Murphy's Law: The Future Of Prison Security

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August 13, 2013: Terrorist groups have staged a growing number of spectacular jail breaks in the last few months. Al Qaeda has even boasted about this. But the reality was that these major assaults on prisons were a sign of failure for al Qaeda. Over the last few years nations dealing with Islamic terrorism had tightened security on their prisons because of the terrorist’s ability (in many Moslem countries) to bribe guards to get their cohorts out. This was embarrassing to governments, especially as it happened so often. So began the trend of the guilty guards being caught and punished (often fatally so) and the terrorists were finding that there were far fewer bribery opportunities among the prison guards and other staff. The only alternative was breakout by direct assault. This was expensive in terms of cash and lives (of terrorists making the assault). In some cases al Qaeda has boasted about how much these breakouts cost (a month of preparations and over $110,000 in one case), but the fact is that money and lives spent on breakouts would not be spent killing civilians, government officials, soldiers, or police.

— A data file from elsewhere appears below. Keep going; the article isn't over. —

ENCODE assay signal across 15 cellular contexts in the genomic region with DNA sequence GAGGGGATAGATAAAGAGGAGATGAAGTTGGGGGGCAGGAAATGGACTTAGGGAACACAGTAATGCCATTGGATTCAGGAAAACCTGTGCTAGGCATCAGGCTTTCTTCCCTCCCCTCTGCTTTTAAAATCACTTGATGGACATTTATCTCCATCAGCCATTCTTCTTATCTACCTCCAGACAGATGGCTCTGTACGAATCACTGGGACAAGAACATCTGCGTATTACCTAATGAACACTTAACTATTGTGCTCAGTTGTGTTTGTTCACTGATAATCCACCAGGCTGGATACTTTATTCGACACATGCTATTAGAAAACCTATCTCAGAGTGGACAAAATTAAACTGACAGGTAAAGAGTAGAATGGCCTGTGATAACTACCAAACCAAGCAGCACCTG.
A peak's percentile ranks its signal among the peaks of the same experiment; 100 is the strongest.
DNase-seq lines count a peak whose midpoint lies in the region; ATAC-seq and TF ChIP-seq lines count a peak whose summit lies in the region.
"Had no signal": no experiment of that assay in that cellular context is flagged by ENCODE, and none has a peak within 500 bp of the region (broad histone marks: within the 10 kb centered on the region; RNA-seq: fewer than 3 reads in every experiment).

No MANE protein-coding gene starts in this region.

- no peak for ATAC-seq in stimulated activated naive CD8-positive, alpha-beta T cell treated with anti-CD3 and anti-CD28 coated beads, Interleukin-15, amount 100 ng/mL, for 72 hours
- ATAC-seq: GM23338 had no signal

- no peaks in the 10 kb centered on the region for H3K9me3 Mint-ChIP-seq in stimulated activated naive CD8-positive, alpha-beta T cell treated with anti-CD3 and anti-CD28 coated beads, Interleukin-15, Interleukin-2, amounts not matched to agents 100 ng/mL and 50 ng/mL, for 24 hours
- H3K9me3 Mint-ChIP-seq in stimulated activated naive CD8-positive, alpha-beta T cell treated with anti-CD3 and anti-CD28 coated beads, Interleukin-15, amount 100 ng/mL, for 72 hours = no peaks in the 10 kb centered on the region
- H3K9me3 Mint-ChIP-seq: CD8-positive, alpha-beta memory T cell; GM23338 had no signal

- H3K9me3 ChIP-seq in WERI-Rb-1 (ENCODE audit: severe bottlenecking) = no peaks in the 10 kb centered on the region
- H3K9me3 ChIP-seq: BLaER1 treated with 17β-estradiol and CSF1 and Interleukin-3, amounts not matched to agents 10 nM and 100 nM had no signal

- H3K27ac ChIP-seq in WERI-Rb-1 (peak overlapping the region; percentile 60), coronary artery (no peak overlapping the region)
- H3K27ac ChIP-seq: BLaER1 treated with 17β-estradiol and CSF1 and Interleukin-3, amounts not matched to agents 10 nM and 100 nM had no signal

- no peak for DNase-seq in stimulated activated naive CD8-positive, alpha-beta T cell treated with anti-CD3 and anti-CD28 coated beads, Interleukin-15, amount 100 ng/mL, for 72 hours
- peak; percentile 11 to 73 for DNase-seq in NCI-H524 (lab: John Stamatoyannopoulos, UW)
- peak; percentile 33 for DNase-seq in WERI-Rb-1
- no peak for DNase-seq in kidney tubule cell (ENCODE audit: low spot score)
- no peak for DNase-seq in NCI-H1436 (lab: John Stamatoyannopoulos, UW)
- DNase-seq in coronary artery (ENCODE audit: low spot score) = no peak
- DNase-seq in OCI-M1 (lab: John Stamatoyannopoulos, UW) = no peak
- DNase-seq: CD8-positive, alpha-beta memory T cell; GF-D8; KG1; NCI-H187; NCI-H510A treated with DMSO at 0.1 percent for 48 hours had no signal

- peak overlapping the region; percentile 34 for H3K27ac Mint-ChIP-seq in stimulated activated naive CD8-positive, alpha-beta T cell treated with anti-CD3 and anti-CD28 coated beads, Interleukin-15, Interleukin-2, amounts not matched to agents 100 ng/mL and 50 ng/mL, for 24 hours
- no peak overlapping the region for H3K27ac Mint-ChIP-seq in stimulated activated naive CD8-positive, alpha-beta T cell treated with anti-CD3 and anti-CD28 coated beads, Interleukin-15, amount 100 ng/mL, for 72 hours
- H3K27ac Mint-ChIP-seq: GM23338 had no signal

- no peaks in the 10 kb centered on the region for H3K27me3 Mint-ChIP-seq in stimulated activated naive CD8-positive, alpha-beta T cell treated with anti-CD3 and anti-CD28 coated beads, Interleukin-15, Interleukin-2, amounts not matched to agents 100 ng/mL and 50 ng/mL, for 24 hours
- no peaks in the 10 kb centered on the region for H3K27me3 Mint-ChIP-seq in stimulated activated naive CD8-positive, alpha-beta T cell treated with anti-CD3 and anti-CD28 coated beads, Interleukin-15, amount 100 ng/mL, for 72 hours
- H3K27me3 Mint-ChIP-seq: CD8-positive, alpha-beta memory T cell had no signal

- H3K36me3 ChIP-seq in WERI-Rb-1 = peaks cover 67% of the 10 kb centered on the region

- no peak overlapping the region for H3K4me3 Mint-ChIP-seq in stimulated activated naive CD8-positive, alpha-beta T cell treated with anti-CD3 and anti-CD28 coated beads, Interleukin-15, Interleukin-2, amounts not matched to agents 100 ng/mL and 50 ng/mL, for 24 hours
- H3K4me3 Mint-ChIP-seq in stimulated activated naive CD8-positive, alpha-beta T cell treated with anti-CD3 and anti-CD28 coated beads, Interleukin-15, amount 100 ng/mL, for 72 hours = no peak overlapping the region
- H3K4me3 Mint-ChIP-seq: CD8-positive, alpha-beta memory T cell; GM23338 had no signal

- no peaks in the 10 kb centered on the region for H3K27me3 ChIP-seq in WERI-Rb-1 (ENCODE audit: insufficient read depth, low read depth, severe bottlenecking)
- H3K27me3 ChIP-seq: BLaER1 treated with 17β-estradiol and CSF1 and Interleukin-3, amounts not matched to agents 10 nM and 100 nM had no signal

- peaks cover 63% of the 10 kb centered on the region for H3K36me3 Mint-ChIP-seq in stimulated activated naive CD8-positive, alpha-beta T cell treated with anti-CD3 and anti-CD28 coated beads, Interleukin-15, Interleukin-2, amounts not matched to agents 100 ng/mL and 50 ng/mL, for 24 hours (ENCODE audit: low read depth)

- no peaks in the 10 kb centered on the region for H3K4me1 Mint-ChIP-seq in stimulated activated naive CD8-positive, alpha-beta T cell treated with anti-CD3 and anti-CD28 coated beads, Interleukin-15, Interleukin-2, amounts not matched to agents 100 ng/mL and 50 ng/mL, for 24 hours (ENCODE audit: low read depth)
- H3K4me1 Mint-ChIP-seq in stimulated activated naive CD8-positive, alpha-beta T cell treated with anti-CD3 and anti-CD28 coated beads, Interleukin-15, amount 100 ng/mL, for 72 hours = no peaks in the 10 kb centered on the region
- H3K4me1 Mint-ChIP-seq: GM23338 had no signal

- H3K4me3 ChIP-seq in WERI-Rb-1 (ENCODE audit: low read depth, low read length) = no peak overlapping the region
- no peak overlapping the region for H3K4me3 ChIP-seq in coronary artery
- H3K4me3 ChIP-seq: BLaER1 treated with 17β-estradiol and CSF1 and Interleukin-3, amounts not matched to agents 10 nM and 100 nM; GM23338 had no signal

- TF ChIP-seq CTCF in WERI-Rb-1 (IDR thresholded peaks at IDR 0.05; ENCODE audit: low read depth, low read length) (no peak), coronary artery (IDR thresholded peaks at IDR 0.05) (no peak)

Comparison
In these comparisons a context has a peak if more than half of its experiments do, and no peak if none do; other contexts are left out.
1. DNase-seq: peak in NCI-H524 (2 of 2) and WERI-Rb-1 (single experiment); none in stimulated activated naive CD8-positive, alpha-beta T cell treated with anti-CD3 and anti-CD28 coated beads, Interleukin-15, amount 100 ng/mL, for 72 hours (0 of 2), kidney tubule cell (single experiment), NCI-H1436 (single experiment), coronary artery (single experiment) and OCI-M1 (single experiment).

Governments are already responding to the “break in/break out” trend. For one thing, the death penalty is being used more frequently. Death is a prison no one escapes from. The prisons themselves are getting increased security, and intelligence agencies are finding it easier to detect preparations for the more extensive breakout operations. The terrorists can spin this any way they like, but it still spells defeat.

 

 

 


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